Whether you’re trying to eat your weight in veggies or Captain Crunch, there are a few things you can do to tip the scales (and blood tests) in your favor:


  • Refrain from eating a large meal after 6pm. 
  • Instead of a big lunch and dinner, try 4 smaller meals at intervals. 
  • Less screen time, more prayerful and mindful eating. 
  • Meet with professionals
  • Pick the most dangerous snack and give yourself a gift once in a while
  • Meditate and breathe before and after meals
  • Plan your meals with joy and the deepest intention to add light to your body
  • Plan your meals with friends and family, even if it’s via zoom
  • Create a plan to eat at the same time every day

Eating at different times every morning leaves the body confused and can even make you feel hungrier. The same thing goes for dinner. After a long day, you don’t want to eat a massive meal quickly and collapse – like the ever-popular post-turkey coma! Take your time, choose smaller portions, and relax during the meal. This will inspire your body to breathe on every level, helping with digestion, the release of toxins, and helping you absorb oxygen.

Can I Eat A Cheeseburger At Midnight?

Studies show that eating right before you sleep can be unhealthy for you. Instead of grabbing a snack before bed, opt for a glass of water. When you wake up, you won’t feel as sluggish. While eating meals on a regular schedule and not before bed is one way to manage your diet, many of us struggle with portion control.

Most diets require limited caloric intake during various intervals throughout the course of a day, but keeping track of these things and writing furiously in a meal journal can be exhausting (and a bit weird!) 

There are only three general rules to follow if you are struggling with overeating:

  1.       Eat slower
  2.     Eat a small-portioned meal (not until you’re stuffed)
  3.     Stop eating after your first burp (or fart).

It’s that simple. 


When you sit down for a meal, make it an event. Take time to put down your utensils or sandwiches, and talk to the folks across from you – or the little person on the zoom screen. Seek to truly enjoy the company of others around the table. 

Many overeat because they eat too fast or they eat out of loneliness or depression. It takes time for our brains to realize our fuel tank is full. When we only stop eating when our stomach feels full, it’s too late. Slow down. Relax. If you eat slowly, your body can catch up to you – and tell you you’re full and to stop eating.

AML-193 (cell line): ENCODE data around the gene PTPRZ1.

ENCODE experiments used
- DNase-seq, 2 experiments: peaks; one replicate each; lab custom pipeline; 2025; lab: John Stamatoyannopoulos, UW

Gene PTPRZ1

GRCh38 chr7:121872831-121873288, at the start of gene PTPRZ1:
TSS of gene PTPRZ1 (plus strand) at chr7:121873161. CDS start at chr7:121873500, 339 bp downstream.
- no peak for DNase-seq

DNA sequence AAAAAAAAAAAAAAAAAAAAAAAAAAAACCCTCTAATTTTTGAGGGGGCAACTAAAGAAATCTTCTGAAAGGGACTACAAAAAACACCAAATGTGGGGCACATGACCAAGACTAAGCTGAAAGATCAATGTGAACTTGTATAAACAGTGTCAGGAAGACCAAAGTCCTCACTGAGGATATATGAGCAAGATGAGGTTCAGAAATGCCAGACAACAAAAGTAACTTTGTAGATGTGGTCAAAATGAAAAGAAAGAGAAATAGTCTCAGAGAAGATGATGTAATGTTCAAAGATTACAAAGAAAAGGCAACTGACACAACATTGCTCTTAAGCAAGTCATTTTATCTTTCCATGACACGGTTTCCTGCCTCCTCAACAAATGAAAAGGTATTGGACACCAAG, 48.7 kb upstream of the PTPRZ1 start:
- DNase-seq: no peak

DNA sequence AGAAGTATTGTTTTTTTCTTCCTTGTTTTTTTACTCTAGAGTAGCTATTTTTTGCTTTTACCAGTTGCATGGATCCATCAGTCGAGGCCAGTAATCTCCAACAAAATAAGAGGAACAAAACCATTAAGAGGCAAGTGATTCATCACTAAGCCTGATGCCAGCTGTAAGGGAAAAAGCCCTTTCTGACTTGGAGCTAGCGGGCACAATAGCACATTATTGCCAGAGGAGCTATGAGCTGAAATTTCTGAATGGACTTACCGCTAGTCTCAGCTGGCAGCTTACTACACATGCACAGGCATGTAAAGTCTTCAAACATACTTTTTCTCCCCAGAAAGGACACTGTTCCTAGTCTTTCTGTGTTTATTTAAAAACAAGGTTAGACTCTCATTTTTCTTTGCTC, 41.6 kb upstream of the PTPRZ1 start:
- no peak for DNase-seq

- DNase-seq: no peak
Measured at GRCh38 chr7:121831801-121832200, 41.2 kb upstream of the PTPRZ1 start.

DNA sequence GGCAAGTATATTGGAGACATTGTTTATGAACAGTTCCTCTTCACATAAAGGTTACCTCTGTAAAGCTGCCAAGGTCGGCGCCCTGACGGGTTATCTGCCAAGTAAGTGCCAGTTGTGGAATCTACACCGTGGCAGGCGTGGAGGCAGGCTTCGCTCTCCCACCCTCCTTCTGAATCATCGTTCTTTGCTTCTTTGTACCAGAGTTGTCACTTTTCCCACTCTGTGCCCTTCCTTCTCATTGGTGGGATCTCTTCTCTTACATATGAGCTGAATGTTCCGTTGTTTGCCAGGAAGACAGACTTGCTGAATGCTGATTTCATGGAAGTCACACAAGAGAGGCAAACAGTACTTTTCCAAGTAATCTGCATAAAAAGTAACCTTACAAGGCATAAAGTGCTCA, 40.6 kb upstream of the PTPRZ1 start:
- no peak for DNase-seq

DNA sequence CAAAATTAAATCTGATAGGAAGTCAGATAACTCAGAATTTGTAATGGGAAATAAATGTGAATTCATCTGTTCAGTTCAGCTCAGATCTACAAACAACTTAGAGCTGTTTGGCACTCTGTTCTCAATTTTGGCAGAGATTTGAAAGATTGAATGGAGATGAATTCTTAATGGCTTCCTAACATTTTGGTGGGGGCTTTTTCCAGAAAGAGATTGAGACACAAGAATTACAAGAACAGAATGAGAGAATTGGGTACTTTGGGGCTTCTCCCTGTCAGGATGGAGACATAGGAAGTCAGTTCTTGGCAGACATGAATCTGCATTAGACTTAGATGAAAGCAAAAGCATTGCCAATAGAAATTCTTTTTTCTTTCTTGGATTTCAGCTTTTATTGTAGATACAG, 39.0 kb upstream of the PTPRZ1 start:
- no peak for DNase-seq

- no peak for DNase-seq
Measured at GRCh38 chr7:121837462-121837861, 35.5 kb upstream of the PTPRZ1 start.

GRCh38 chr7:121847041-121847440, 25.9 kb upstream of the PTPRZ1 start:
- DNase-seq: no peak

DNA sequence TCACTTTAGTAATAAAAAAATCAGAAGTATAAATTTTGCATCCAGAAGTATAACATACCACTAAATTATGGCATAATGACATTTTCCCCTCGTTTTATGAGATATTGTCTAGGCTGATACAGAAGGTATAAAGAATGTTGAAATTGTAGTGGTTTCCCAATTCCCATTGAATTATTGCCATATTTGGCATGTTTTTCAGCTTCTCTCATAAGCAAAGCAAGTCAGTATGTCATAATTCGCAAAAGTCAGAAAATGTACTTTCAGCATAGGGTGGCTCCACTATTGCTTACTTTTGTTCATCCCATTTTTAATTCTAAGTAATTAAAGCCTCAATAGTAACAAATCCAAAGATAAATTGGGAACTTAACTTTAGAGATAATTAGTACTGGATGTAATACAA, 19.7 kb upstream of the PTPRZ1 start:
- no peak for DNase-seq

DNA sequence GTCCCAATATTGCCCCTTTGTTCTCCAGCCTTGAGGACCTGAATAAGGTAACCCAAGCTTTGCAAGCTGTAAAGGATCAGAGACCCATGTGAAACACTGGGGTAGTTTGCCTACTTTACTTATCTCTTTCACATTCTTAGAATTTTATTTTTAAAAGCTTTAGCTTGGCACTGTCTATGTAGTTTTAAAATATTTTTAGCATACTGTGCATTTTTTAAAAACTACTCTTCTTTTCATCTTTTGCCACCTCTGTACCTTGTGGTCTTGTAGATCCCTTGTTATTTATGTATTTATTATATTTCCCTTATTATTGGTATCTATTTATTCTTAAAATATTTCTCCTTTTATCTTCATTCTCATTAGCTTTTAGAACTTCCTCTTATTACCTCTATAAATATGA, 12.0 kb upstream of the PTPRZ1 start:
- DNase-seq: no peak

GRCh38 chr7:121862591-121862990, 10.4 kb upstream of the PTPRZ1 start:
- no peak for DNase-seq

While controlling your diet can be a great way to harness your life, it’s no secret that abstaining, or fasting can be truly beneficial.


Heartfelt conversations with loved ones are more nutritious than your salad or broccoli. With loving thoughts, you can improve your body’s ability to process food and benefit from it.


Fasting Without Passing Out

Many religious leaders practice fasting regularly. It’s considered a wonderful and effective way to purify the mind and spirit. When we fast, we improve our vibrations, bring ourselves closer to our natures, help us feel more connected to the world around us, and receive many health benefits along the way. 

There is a misconception that we’ll all die if we don’t have three square meals a day. Sadly, our modern-day meal plans are very different from and not necessarily as healthful as the diets of our ancestors and great great grand-relatives. 

In the past, humans didn’t always have access to food. They couldn’t stuff 3 lbs of chicken roast and 12 pounds of veggies in their refrigerator. There were no skinless, boneless, organic, grass-fed beef briskets at the market. During these times, folks would go days without a proper meal, sometimes weeks without meat or fresh vegetables. Heck, for months on end, their only beverage might only be water or coffee. 

Ma, I’m Hungry, Can I Eats Ure Twinkie?!

When we fast or cleanse, we give our bodies time to remove the junk and toxic elements that have accumulated in our systems over time. The amount of time you fast can vary from long, extended fasts that span days or weeks to smaller, regular stints called intermittent fasting. Intermittent fasting is just that, intermittent – occasional. 

There are many ways to break up the fast, but it’s up to you to choose which one works best. Some choose to stop eating for 24 hours, often opting to fast after dinner, skipping lunch and breakfast the next day. Others choose to eat in small windows each day. The idea is the same. Whenever we stop eating for extended periods of time our body is forced to shift metabolic pathways.

Without new food to digest, we start using stored energy and fat instead of what is in our stomachs. The result is a drop in insulin resistance followed by a morning full of energy.

Fasting is a great way to refocus. Sometimes the best way to get control is to just reset. Yet, regardless of what we eat or don’t eat, there are some micronutrients that many people struggle to find in their diet.

I once fasted on lemon water for 24 days. I lost 30 pounds and nearly passed out every time I stood up. Don’t do that. It’s dangerous. When my fast ended, I could smell cooked meat from 5 miles away.